At its core, the Rooker-Feldman doctrine stands for the unremarkable proposition that federal district courts are courts of original, not appellate, jurisdiction. See 28 U.S.C. SS 1331, 1332. Thus, it follows that federal district courts have "no authority to review the final determinations of a state court in judicial proceedings." Worldwide Church of God v. McNair, 805 F.2d 888, 890 (9th Cir. 1986). Direct federal appellate review of state court decisions must occur, if at all, in the Supreme Court. See 28 U.S.C. S 1257.
Rooker-Feldman is not a constitutional doctrine. Rather, the doctrine arises out of a pair of negative inferences drawn from two statutes: 28 U.S.C. S 1331, which establishes the district court's "original jurisdiction of all civil actions arising under the Constitution, laws, or treaties of the United States"; and 28 U.S.C. S 1257, which allows Supreme Court review of "[f]inal judgments or decrees rendered by the highest court of a State in which a decision could be had."2
Rooker itself relied upon "the legislation of Congress," namely the predecessors of these statutes in the Judicial Code. See Rooker, 263 U.S. at 416 (construing
Judicial Code, S 237, ch. 448, S 2, 39 Stat. 726 (1916) (current version at 28 U.S.C. S 1257 (1988)), and Judicial Code, S 24, ch. 231, S 24, 36 Stat. 1091 (1911) (current version at 28 U.S.C.S 1331 (1980)); see also Feldman, 460 U.S. at 476 (construing 28 U.S.C. S 1257); cf. Asarco Inc. v. Kadish , 490 U.S. 605, 622 (1989) ("The Rooker-Feldman doctrine interprets 28 U.S.C. S 1257 as ordinarily barring direct review in the lower federal courts of a decision reached by the highest state court . . . ."). Since Feldman, the Supreme Court has declined opportunities to extend, or even apply, the doctrine.3
Of course, the statutes that form the basis of the RookerFeldman doctrine co-exist among other federal jurisdictional laws. To derive a coherent theory of federal jurisdiction, one must consider the entire federal jurisdictional constellation. In this case, aside from the statutes of general jurisdiction, two other fixed jurisdictional stars draw our attention: the federal law of habeas corpus and bankruptcy.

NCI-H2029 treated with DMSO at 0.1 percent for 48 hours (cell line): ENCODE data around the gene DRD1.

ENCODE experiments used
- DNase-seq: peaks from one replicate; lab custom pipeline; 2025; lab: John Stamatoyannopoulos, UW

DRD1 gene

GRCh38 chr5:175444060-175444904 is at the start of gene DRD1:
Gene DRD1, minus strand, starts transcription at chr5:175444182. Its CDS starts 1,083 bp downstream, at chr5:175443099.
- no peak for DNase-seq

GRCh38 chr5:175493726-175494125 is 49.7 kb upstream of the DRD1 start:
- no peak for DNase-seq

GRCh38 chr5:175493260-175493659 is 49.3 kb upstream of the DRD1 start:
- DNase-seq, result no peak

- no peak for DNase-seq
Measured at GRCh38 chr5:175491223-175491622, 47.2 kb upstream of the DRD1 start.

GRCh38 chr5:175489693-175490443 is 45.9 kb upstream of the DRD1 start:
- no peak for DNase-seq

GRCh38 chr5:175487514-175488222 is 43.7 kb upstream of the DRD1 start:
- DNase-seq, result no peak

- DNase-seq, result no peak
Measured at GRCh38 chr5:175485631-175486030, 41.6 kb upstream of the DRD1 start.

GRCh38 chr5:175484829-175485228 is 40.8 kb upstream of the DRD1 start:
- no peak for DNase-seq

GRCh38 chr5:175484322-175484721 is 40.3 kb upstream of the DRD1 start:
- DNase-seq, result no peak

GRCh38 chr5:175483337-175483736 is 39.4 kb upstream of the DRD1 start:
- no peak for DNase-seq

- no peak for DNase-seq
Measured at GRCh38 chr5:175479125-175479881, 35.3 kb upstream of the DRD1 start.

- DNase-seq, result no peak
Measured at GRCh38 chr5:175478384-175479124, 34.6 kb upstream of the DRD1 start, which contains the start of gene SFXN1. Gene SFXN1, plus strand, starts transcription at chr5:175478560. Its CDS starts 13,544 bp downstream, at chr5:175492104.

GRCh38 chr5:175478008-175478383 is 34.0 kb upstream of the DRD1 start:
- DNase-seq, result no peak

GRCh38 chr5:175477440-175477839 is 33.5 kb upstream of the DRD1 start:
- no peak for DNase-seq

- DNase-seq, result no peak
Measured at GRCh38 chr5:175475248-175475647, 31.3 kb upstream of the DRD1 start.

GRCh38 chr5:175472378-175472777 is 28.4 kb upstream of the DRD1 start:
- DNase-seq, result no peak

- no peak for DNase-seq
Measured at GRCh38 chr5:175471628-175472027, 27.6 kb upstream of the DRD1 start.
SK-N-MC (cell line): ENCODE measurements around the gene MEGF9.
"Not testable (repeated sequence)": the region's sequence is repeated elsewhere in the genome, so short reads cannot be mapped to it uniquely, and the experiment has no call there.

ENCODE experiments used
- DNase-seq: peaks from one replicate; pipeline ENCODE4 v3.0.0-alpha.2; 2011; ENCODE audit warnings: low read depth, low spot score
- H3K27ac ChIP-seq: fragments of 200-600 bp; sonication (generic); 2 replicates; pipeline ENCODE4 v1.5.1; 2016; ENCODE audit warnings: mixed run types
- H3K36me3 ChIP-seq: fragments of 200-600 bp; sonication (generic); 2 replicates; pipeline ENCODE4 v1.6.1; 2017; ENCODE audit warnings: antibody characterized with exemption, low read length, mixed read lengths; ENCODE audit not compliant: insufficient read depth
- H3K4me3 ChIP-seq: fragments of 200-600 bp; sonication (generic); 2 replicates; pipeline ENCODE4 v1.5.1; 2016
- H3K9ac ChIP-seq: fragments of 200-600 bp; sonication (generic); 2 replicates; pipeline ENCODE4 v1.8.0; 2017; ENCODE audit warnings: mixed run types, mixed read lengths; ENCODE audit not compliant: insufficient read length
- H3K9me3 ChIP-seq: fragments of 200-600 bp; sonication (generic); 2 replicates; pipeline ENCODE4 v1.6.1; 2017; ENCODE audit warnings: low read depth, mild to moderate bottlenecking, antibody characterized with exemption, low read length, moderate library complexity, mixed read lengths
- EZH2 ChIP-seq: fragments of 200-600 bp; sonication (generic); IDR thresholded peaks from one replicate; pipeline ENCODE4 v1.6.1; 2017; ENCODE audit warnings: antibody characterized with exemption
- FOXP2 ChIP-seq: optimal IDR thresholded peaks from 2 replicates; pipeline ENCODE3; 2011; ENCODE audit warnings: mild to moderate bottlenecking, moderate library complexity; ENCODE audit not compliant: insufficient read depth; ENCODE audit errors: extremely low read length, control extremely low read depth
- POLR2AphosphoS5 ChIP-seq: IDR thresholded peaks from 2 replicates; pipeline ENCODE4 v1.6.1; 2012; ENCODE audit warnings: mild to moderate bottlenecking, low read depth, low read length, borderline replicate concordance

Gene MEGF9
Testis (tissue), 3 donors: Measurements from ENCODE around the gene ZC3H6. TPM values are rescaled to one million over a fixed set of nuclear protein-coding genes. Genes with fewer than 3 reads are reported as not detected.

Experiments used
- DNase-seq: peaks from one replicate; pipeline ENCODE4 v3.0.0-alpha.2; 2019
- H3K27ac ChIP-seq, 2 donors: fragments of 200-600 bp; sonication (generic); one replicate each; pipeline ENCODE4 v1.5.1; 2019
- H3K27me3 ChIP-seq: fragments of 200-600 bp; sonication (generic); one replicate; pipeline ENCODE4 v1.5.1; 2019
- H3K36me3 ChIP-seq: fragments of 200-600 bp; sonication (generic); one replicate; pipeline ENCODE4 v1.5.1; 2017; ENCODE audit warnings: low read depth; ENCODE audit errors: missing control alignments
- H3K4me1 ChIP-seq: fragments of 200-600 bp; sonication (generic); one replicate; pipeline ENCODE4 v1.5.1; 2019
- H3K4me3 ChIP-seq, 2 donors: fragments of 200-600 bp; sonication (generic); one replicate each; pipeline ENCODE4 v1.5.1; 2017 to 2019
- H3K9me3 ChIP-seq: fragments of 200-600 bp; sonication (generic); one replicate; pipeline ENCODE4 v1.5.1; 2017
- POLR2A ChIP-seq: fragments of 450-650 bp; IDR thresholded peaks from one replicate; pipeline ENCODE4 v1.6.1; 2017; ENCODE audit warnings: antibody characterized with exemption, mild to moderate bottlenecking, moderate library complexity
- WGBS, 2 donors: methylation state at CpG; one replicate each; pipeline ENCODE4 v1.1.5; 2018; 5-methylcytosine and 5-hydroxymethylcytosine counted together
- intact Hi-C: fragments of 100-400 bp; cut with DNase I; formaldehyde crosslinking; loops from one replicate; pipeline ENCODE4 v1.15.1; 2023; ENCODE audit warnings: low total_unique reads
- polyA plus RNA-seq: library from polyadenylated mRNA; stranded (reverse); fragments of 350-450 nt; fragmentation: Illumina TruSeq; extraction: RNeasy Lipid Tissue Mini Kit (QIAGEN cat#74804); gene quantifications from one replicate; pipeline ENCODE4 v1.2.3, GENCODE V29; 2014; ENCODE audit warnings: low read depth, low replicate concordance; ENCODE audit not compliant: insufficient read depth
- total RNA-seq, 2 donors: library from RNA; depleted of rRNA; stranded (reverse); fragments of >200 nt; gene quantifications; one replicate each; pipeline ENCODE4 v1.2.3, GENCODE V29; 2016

It is well-settled that the Rooker-Feldman doctrine does not touch the writ of habeas corpus. See Plyler v. Moore, 129 F.3d 728, 732 (4th Cir. 1997); Ritter v. Ross , 992 F.2d 750, 753 (7th Cir. 1993); Blake v. Papadakos, 953 F.2d 68, 71 n.2 (3d Cir. 1992). Indeed, federal habeas-corpus law turns Rooker-Feldman on its head. Rather than leaving state court judgments undisturbed, it provides expressly for federal collateral review of final state court judgments, see, e.g., 28 U.S.C. S 2254, and requires exhaustion of state remedies as a precondition for federal relief, see 28 U.S.C. S 2254(b)(1)(A). As we shall discuss when examining the merits of this appeal, through the statutory writ of habeas corpus Congress has created a comprehensive system of federal collateral review of state court criminal judgments. Thus, habeas corpus is not an "exception" to Rooker-Feldman, but a procedure with roots in statutory jurisdiction parallel to--and in no way precluded by --the doctrine.
So, too, it is with bankruptcy law. In apparent contradiction to the Rooker-Feldman theory, bankruptcy courts are empowered to avoid state judgments, see, e.g. , 11 U.S.C. SS 544, 547, 548, 549; to modify them, see, e.g., 11 U.S.C. SS 1129, 1325; and to discharge them, see, e.g., 11 U.S.C. SS 727, 1141, 1328. By statute, a post-petition state judgment is not binding on the bankruptcy court to establish the amount of a debt for bankruptcy purposes. See 11 U.S.C. S 109(e); Slack v. Wilshire Ins. Co. (In re Slack), 187 F.3d 1070, 1073 (9th Cir. 1999), as amended 1999 WL 694990 (Sept. 9, 1999).
Thus, final judgments in state courts are not necessarily preclusive in United States bankruptcy courts. Indeed, the rule has long stood that "[a] state court judgment entered in a case that falls within the federal courts' exclusive jurisdiction is subject to collateral attack in the federal courts. " Gonzales v. Parks (In re Gonzales), 830 F.2d 1033, 1036 (9th Cir. 1987). The United States Supreme Court explained in Kalb v. Feuerstein, 308 U.S. 433, 438-39 (1940):
It is generally true that a judgment by a court of competent jurisdiction bears a presumption of regu larity and is not thereafter subject to collateral attack.
But Congress, because its power over the subject of bankruptcy is plenary, may by specific bankruptcy legislation create an exception to that principle and render judicial acts taken with respect to the person or property of a debtor whom the bankruptcy law protects nullities and vulnerable collaterally.
As Representative Kastenmeier further noted in discussing the Bankruptcy Code:
State law rights arising in core bankruptcy pro ceedings are functionally equivalent to congressio...
To continue readingFREE SIGN UP